BACKGROUND OF THE INVENTION
This invention relates broadly to procedures for effecting sand control in a sub-surface earth formation. More specifically, the invention concerns an apparatus useful for testing a sample of unconsolidated sand for the purpose of simulating actual consolidation of the sand body in the formation.
One of the problems encountered in obtaining oil or gas from a subsurface earth formation is unconsolidated sand, which can be carried into the well bore along with the oil or gas. The problem can be alleviated by treating the formation sand with various chemicals to consolidate the sand particles. Before actual consolidation treatment is begun, a sample of the unconsolidated sand is tested for fluid permeability and other characteristics. The sample is then treated with the appropriate chemicals under simulated formation conditions.
A common procedure for the simulated test involves placing a container, such as a metal cylinder which is closed at one end, on a vibrating table. With the table vibrating, 100cc of water (approximately 35% of capacity) is placed in the cylinder, and the unconsolidated sand is sifted into the cylinder until it is full of moist, compacted sand. The open end of the cylinder is then capped and the sample is checked for fluid permeability, using a light oil at residual water saturation. The sand sample is then treated to consolidate the particles and the permeability of the sample to diesel oil is determined.
The prior test procedure has several disadvantages. One drawback is that many of the unconsolidated soils to be tested contain high concentrations of silt, clay, or other non-sand fractions. When sand of this type is packed into the test container, the difference in texture of the sand and non-sand fractions causes a segregation within the sample. The result is that a uniform, isotropic sand pack cannot be obtained. In a sand pack of a non-uniform character, it is difficult to obtain an accurate flow profile in checking the sample for fluid permeability. Also, the sand pack will have low fluid permeability, which would require high injection pressures. When a treating fluid is forced through a low permeability sample, therefore, such as a sample containing non-sand fractions, the high pressure required to force the fluid through the sand pack will disturb the pack. This disturbance will alter the flow profile of the pack and thus result in incomplete coverage of the compacted sample by the treating fluids.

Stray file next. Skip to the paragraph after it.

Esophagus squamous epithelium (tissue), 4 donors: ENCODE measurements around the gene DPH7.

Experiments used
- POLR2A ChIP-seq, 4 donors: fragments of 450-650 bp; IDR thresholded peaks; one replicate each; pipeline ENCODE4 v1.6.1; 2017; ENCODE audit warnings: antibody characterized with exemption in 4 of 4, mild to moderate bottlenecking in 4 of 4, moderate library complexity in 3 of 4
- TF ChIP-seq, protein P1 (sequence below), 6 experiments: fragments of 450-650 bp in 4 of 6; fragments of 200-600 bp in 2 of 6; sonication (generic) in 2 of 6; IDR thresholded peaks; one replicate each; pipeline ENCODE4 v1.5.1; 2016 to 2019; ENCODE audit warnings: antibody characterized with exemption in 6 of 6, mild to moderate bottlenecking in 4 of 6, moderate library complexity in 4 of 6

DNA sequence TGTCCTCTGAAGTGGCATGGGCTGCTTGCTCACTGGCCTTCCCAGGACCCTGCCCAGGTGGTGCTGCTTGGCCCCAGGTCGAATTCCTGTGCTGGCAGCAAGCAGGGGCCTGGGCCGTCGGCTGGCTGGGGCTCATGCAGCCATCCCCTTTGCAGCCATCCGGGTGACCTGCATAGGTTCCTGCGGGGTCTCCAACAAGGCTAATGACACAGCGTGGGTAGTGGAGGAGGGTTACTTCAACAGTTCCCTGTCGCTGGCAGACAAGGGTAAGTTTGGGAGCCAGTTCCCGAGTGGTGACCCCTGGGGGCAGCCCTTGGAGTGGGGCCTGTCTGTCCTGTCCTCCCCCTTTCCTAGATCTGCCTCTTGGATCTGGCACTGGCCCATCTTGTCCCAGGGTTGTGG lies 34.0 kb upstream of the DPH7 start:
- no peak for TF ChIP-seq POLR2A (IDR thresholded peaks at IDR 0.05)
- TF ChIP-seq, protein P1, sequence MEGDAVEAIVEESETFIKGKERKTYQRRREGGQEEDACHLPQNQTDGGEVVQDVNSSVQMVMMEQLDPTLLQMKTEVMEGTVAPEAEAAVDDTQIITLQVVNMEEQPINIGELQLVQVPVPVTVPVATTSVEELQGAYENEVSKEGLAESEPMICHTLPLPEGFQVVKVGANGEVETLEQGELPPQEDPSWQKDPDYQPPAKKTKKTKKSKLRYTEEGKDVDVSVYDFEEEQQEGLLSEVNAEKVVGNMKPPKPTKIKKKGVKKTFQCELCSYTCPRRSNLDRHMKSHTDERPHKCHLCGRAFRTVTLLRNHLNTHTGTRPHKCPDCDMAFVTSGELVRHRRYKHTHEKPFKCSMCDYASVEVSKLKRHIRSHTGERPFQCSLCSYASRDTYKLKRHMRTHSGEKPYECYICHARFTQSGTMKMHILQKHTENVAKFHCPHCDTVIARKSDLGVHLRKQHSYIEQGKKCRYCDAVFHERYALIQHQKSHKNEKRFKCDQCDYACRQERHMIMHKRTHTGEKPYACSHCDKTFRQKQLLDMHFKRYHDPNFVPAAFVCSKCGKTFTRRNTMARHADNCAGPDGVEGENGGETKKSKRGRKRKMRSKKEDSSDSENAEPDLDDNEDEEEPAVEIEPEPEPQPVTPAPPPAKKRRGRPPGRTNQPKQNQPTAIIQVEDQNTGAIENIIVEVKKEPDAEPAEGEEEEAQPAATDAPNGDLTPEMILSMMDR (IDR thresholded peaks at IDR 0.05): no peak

Another disadvantage of the vibration technique is that the amount of compaction which can be imparted to each sample is not always reproducible from one test to another. For example, reproducibility of compaction for sand which is clean of silt and clay is good. In a sand sample which contains silt and clay fractions (dirty sands), however, the compaction reproducibility is very poor. In fact, the compaction reproducibility becomes worse as the sand becomes dirtier. Since this test also requires compaction reproducibility for dirty sands, in order to get an accurate flow profile in the compacted sample, the objective was to find a way to solve the problem. The sampling apparatus of this invention achieves this objective.
Another reason which makes it difficult to obtain a uniform sand pack using the prior procedure is a natural occurrence known as the arching principle. An illustration of the arching principle is that when particulate matter, such as sand, is placed in a cylindrical vessel the particle mass will arch itself to the walls of the container if the ratio of the container diameter to the length is more than 1 to 1. As a specific example, if the ratio is about 1 to 3, or higher, several arched areas will be present in the compacted sample. Where the sample has distinct arched areas therefore, the porosity of the sample will vary enough so that there is a definite non-uniformity in the sand pack.
SUMMARY OF THE INVENTION
The apparatus of this invention is useful for testing a sand sample from a subsurface earth formation. The apparatus includes a closed vessel having a first and second piston means, which are slidable toward each other within the vessel. Between the first and second piston means a sample space is defined within the vessel, which is adapted to contain a body of sand. A pressure chamber is defined within the vessel behind each piston.
A conduit in communication with the pressure chambers provides means for carrying a fluid under pressure into the pressure chambers. In operation, the fluid under pressure moves the piston means toward each other to compress the sand body. A second conduit communicates with the sample space. During the test procedure a liquid material is directed into the compressed sand body and then carried from the sand body through the second conduit.
DESCRIPTION OF THE DRAWING
FIG. 1 is a vertical elevation view, mostly in section, of one embodiment of the test apparatus of this invention.